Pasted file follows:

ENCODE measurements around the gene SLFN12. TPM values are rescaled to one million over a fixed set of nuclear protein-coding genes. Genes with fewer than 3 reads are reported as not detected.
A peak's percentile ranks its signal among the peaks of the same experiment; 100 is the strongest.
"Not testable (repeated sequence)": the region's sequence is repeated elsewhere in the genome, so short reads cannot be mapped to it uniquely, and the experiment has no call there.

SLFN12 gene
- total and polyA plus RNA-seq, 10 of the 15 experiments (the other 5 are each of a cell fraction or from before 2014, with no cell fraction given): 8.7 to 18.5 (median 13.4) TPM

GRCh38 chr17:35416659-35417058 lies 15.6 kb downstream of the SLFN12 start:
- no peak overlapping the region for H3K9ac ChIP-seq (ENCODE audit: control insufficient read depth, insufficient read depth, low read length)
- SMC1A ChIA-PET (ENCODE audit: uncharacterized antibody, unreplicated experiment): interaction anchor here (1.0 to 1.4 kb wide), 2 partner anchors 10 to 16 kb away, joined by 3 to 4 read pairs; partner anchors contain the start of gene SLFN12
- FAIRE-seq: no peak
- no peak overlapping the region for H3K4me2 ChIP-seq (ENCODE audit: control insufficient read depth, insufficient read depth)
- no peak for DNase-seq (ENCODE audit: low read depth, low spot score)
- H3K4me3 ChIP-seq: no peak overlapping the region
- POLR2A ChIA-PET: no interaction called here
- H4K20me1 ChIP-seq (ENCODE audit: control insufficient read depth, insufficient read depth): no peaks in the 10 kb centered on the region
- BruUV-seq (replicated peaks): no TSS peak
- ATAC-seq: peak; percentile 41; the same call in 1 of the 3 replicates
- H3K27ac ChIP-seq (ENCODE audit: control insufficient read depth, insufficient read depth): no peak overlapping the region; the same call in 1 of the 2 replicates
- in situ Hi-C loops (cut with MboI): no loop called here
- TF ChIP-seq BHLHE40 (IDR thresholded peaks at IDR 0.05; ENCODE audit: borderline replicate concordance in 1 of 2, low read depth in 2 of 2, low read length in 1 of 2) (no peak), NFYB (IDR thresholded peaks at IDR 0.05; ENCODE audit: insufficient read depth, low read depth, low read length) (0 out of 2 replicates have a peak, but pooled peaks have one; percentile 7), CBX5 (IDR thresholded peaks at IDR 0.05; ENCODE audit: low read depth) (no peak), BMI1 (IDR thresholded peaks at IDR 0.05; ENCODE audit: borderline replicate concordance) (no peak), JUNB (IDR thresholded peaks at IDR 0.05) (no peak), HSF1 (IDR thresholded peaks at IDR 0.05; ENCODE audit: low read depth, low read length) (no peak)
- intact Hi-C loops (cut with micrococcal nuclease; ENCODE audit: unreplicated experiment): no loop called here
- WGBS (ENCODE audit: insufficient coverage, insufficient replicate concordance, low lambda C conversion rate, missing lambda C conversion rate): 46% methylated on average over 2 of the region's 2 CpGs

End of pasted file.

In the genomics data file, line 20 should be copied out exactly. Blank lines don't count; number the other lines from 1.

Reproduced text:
- intact Hi-C loops (cut with micrococcal nuclease; ENCODE audit: unreplicated experiment): no loop called here